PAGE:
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From Apple to Wal-Mart, Companies Make Bets on Climate Change

A coastal restoration project in the marsh coast of Louisiana, near the Gulf of Mexico on Sept. 8, 2014. A New Orleans levee board sued 97 oil and gas companies last year, arguing decades of drilling and dredging helped destroy coastal marshes that once shielded the area from flooding. Photographer: Derick E. Hingle/Bloomberg
A coastal restoration project in the marsh coast of Louisiana, near the Gulf of Mexico on Sept. 8, 2014. A New Orleans levee board sued 97 oil and gas companies last year, arguing decades of drilling and dredging helped destroy coastal marshes that once shielded the area from flooding. Photographer: Derick E. Hingle/Bloomberg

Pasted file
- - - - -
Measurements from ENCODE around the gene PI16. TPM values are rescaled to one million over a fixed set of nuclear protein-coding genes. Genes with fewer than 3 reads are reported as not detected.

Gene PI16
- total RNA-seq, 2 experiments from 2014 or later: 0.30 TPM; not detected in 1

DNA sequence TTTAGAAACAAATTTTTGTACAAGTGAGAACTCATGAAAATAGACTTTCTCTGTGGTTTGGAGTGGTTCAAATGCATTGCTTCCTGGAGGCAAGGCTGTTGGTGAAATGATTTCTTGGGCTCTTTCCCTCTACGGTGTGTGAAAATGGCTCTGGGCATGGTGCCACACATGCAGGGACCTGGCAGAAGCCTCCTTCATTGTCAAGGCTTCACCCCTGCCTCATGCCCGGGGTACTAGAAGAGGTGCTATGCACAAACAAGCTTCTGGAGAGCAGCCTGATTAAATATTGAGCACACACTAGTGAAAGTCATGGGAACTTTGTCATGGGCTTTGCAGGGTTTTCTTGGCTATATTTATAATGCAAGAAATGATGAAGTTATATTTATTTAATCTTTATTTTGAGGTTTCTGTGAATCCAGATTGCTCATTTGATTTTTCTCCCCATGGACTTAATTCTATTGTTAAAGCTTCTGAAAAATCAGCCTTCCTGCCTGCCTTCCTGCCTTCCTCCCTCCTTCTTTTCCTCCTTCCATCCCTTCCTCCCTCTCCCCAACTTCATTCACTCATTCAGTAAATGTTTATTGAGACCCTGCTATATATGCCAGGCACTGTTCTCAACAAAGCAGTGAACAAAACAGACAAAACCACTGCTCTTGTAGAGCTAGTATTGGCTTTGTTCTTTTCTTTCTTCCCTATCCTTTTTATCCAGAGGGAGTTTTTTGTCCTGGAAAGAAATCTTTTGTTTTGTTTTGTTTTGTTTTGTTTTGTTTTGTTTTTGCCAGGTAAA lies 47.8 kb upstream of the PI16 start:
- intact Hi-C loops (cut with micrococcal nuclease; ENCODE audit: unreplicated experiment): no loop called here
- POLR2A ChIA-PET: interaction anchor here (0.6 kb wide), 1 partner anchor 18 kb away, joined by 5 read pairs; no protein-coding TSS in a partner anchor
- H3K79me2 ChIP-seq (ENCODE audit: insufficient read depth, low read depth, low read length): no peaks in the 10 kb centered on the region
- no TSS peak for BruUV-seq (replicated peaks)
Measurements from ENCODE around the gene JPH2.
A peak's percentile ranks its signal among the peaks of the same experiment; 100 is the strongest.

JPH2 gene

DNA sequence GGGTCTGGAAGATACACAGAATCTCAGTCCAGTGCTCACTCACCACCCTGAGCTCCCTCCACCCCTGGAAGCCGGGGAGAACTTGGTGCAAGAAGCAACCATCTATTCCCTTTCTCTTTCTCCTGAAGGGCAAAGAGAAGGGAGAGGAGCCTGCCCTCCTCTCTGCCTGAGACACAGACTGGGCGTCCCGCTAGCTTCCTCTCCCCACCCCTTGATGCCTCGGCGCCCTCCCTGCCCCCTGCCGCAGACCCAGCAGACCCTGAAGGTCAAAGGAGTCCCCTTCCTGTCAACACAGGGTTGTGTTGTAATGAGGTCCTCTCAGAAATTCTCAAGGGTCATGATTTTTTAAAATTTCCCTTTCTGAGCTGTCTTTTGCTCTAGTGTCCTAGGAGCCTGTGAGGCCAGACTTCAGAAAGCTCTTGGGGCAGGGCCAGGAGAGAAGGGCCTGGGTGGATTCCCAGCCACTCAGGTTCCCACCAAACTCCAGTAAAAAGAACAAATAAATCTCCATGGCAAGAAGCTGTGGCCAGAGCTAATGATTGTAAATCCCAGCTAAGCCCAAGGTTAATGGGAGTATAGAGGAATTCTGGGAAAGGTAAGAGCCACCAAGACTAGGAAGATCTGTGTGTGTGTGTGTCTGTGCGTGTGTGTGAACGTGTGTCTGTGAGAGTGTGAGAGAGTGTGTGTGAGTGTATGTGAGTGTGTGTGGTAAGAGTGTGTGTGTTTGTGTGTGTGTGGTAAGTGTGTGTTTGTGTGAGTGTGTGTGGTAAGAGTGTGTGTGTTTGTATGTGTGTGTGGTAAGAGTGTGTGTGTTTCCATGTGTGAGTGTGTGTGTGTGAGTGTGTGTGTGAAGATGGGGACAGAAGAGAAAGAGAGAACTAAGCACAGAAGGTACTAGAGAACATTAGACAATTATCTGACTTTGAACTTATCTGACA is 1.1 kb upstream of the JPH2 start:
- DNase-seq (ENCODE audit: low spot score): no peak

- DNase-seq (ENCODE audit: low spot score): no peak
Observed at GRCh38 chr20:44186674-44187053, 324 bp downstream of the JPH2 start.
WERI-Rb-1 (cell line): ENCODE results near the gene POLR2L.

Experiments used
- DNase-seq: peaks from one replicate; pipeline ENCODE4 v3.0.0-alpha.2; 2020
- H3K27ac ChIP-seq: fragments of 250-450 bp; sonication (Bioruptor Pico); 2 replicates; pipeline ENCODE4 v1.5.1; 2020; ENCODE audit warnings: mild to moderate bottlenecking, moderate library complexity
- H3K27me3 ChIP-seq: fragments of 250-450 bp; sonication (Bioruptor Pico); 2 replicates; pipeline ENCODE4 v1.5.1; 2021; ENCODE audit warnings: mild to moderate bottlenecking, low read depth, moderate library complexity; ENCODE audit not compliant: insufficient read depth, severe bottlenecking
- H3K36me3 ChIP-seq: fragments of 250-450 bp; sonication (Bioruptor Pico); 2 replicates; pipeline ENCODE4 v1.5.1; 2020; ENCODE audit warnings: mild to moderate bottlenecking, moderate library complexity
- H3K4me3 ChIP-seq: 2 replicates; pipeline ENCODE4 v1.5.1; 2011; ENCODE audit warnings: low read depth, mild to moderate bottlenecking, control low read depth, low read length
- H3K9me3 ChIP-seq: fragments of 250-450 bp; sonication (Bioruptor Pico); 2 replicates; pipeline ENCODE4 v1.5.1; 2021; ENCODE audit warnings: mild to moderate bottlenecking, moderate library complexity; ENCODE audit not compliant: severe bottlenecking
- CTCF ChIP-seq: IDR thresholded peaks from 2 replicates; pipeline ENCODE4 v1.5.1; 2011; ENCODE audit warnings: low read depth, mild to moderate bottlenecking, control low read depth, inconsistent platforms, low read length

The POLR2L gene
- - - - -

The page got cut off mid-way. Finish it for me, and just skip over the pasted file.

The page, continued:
If acting on climate change hurts the economy, as the American Coal Council's talking points suggest, it’s a lesson lost on some of the world’s most successful companies.

Stocks of companies that take climate change seriously beat the wider market by almost 10 percent over the last five years, according to a report released this week by a U.K. nonprofit. The group, CDP, encourages companies to disclose their climate change work publicly, on behalf of hundreds of institutional investors.